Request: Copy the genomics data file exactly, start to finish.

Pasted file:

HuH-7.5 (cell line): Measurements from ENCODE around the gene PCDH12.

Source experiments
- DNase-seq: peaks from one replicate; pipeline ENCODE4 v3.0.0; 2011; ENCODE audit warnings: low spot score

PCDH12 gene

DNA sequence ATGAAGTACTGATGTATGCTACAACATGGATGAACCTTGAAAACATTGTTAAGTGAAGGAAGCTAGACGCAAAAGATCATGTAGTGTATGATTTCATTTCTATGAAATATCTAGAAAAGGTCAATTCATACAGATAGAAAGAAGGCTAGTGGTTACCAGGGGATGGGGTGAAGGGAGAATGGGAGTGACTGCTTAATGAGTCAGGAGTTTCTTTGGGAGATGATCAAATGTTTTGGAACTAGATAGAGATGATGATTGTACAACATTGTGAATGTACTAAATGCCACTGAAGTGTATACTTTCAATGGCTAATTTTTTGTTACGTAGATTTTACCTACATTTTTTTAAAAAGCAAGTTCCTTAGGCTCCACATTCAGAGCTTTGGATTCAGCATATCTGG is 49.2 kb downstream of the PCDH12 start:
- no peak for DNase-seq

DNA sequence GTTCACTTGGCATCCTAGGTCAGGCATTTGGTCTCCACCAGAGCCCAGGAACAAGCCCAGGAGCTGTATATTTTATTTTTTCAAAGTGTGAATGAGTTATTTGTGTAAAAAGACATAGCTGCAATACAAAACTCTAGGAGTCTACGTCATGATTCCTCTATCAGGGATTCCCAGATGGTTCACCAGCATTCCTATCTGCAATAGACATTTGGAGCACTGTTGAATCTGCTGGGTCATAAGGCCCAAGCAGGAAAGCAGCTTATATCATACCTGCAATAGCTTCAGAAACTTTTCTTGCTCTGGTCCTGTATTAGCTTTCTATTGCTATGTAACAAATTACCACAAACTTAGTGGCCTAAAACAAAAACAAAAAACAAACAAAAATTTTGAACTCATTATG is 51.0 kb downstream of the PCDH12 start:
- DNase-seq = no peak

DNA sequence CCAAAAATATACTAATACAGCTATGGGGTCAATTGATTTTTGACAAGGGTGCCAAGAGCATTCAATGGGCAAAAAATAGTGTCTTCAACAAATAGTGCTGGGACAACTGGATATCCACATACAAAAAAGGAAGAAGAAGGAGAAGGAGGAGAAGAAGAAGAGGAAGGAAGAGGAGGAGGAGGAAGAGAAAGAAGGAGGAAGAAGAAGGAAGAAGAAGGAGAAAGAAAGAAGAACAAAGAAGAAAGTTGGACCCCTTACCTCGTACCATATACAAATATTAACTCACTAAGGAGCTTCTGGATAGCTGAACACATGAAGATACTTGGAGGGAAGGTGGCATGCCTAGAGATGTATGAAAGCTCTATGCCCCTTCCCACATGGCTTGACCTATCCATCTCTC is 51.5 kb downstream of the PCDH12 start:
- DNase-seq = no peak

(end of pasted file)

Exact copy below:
HuH-7.5 (cell line): Measurements from ENCODE around the gene PCDH12.

Source experiments
- DNase-seq: peaks from one replicate; pipeline ENCODE4 v3.0.0; 2011; ENCODE audit warnings: low spot score

PCDH12 gene

DNA sequence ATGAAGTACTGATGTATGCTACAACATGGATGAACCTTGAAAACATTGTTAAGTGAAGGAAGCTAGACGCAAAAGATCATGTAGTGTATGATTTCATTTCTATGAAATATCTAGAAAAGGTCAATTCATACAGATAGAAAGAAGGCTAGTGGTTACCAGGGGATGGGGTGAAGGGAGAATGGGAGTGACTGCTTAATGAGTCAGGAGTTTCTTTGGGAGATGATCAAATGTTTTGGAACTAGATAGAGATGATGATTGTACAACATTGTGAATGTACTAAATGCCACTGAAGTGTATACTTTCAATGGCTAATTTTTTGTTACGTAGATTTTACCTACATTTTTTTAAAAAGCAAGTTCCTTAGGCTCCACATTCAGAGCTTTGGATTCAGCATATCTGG is 49.2 kb downstream of the PCDH12 start:
- no peak for DNase-seq

DNA sequence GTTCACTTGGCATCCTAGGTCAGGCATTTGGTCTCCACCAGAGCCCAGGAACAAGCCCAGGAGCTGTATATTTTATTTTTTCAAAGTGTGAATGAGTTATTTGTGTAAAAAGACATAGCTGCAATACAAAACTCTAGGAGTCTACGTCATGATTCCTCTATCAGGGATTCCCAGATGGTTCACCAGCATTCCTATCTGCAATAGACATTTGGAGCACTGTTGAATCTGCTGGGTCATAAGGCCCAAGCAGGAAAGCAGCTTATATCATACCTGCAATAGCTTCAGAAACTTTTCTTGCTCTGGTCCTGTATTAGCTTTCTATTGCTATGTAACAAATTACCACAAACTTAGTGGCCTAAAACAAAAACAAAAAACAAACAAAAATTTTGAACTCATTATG is 51.0 kb downstream of the PCDH12 start:
- DNase-seq = no peak

DNA sequence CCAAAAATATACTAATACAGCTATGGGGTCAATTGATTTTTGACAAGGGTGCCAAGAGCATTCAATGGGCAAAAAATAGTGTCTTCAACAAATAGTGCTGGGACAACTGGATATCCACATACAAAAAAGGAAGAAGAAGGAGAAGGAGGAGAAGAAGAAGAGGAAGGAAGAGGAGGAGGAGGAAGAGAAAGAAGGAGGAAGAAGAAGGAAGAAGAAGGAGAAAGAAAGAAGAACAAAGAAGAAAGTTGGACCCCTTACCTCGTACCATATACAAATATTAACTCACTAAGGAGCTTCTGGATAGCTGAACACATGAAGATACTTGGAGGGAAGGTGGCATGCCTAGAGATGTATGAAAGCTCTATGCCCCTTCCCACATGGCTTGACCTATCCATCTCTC is 51.5 kb downstream of the PCDH12 start:
- DNase-seq = no peak